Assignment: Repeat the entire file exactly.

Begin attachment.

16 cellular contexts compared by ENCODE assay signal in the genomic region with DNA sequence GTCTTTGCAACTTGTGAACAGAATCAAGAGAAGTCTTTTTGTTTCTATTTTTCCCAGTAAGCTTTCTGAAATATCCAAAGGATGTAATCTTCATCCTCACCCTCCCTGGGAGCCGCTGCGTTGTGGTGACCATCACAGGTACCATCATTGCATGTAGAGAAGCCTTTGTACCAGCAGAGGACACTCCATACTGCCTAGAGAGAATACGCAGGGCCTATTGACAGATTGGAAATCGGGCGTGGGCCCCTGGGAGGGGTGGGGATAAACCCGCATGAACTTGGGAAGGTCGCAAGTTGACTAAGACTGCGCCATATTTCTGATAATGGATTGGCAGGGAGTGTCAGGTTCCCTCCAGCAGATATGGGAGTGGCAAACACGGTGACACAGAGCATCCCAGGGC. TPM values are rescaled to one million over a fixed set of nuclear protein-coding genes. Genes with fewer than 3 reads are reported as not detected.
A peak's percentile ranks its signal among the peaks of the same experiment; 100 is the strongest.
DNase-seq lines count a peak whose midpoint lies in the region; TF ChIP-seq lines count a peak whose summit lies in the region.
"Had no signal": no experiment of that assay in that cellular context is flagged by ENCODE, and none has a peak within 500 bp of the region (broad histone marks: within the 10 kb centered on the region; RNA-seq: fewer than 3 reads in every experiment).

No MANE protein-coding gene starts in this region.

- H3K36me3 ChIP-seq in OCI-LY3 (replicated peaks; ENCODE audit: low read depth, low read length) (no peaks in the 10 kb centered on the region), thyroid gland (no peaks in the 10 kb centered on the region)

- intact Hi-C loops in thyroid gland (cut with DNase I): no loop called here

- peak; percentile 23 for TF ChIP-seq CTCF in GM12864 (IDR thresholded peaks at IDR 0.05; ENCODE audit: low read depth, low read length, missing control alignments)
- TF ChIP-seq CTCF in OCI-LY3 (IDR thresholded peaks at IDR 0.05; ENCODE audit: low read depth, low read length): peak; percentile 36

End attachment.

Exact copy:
16 cellular contexts compared by ENCODE assay signal in the genomic region with DNA sequence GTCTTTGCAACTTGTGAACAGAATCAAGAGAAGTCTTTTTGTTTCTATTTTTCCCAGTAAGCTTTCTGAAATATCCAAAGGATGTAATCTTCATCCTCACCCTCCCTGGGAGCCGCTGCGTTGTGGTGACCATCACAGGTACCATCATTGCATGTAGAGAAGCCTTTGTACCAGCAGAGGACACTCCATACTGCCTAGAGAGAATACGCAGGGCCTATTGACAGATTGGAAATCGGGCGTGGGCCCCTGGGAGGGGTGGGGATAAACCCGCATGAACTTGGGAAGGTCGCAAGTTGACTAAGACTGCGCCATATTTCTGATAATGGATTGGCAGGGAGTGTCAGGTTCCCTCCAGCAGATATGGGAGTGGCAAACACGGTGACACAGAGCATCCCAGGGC. TPM values are rescaled to one million over a fixed set of nuclear protein-coding genes. Genes with fewer than 3 reads are reported as not detected.
A peak's percentile ranks its signal among the peaks of the same experiment; 100 is the strongest.
DNase-seq lines count a peak whose midpoint lies in the region; TF ChIP-seq lines count a peak whose summit lies in the region.
"Had no signal": no experiment of that assay in that cellular context is flagged by ENCODE, and none has a peak within 500 bp of the region (broad histone marks: within the 10 kb centered on the region; RNA-seq: fewer than 3 reads in every experiment).

No MANE protein-coding gene starts in this region.

- H3K36me3 ChIP-seq in OCI-LY3 (replicated peaks; ENCODE audit: low read depth, low read length) (no peaks in the 10 kb centered on the region), thyroid gland (no peaks in the 10 kb centered on the region)

- intact Hi-C loops in thyroid gland (cut with DNase I): no loop called here

- peak; percentile 23 for TF ChIP-seq CTCF in GM12864 (IDR thresholded peaks at IDR 0.05; ENCODE audit: low read depth, low read length, missing control alignments)
- TF ChIP-seq CTCF in OCI-LY3 (IDR thresholded peaks at IDR 0.05; ENCODE audit: low read depth, low read length): peak; percentile 36